“When I was eight years old, my Dad brought home a used short band radio, which he gave to me. I promptly put it in my bedroom. That night I was turning the dial, finding lots of radio stations that I had never heard. Suddenly I heard a sound that was just wonderful, coming from WLAC out of Nashville, Tennessee. The show was hosted by John R (John Richbourg) and sponsored by Randy’s Record Shop in Gallatin, TN, which at the time was the world’s largest mail-order record business. Other sponsors were Hadacol and Royal Crown Pomade Jelly. Being eight years old and Caucasian, I had no idea what either one of those might be, except maybe you put the jelly on toast!

“But it was the music that got me, especially hearing B.B. King do “Three O’clock Blues”. John R would pitch buying the records from Randy’s, six records shipped to your door for $2.39 COD post-paid. I wanted those records, so I asked my father for the money. He quickly reminded me that we didn’t have money for such things. My job at home was to keep our coal furnace stoked, get the coal in the furnace, and help my Mother do the wash. We cleaned the clothes on a washboard, and had a wringer dryer, nothing automatic. Dad did tell me that when I got a job and earned the money to buy the records, I would certainly enjoy them. So I went out the next day and applied for a light paper route, delivering 29 newspapers.”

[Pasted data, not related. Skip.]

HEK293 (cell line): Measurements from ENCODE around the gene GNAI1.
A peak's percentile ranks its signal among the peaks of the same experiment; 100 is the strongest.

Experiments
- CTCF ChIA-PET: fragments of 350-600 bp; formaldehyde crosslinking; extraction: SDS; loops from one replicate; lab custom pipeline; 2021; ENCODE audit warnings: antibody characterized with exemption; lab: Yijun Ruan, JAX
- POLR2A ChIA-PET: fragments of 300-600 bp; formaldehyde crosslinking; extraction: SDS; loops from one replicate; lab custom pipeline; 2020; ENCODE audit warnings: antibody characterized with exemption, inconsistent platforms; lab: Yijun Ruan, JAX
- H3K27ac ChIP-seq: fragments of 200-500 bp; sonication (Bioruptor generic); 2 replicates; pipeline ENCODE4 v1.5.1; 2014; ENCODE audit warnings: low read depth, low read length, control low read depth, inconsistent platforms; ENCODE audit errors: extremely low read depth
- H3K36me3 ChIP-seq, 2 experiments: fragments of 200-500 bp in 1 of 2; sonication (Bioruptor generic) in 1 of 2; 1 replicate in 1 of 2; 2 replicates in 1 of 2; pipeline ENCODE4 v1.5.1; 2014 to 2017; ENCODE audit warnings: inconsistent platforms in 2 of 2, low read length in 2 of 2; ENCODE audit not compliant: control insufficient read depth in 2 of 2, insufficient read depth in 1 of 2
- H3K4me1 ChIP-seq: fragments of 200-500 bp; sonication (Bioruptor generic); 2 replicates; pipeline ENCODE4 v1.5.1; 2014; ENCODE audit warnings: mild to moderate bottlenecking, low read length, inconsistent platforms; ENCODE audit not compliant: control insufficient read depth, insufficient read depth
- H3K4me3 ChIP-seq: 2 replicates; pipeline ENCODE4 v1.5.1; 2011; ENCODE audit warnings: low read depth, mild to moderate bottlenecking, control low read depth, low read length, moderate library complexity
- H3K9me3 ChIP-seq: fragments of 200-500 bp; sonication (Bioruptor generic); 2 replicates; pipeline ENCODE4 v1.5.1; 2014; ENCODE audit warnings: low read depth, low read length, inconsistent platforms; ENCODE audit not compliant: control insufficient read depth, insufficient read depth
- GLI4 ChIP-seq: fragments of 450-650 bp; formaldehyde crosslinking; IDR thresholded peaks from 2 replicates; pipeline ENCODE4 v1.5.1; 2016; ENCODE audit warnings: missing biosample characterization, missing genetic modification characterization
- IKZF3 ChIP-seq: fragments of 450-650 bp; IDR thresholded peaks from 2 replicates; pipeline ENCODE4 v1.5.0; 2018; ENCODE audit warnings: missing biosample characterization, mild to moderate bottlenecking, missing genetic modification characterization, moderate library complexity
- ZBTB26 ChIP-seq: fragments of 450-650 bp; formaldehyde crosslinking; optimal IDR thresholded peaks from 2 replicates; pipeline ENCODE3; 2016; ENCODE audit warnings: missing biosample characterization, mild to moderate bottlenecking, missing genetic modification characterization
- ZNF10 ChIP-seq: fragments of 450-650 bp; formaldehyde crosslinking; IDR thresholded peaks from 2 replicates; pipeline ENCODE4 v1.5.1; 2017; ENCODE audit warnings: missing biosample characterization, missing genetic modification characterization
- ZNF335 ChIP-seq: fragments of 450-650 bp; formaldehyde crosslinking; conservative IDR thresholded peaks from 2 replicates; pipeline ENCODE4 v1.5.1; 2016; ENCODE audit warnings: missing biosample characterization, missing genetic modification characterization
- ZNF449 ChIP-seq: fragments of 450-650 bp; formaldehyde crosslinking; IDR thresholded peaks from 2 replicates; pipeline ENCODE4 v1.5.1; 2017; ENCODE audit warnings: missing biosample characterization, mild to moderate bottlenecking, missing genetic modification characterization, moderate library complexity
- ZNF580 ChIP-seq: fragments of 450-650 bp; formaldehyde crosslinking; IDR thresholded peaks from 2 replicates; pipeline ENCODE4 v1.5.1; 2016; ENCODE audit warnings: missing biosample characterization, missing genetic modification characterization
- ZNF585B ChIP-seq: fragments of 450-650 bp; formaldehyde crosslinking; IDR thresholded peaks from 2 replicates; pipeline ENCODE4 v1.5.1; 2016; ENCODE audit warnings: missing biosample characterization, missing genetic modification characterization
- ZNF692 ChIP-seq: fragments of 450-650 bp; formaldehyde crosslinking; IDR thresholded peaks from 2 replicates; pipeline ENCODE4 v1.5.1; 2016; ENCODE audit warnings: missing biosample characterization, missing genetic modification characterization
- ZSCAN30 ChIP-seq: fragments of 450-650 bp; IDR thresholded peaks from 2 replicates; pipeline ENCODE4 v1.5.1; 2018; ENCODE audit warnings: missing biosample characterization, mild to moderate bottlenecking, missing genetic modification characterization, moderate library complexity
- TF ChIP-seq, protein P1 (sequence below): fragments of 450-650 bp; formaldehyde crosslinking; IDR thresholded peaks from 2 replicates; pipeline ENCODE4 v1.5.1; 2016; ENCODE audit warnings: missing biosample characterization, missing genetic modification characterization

Once he got paid, Hughes would order records, getting the B.B. King tune that sounded so good, along with Little Walter’s “Juke,” and titles by Muddy Waters and Howlin’ Wolf. His father helped out again, finding a old RCA record player with a red 45 rpm spindle that Hughes needed to play his new acquisitions. Equally important, a neighbor gifted him an old acoustic guitar.

“There weren’t any guitar teachers in the Columbus area that could teach me what I was hearing, so I needed the records to figure out what I wanted to know about the music. My Dad would tell the story about how I would listen to “Three O’clock Blues” when I went to bed. If you didn’t take the arm off the RCA player, it would keep playing the record over and over. I’d fall asleep listening to it, and when I woke up, I could start to find the licks I was looking for. It was like B.B. was there in my bedroom saying ,no, son, keep looking. It is on there somewhere. Of course, we didn’t have the internet or YouTube. I learned the licks by listening to the records, which I believe was great training for my ears. I was just doing the best I could to respond to something that moved me so much.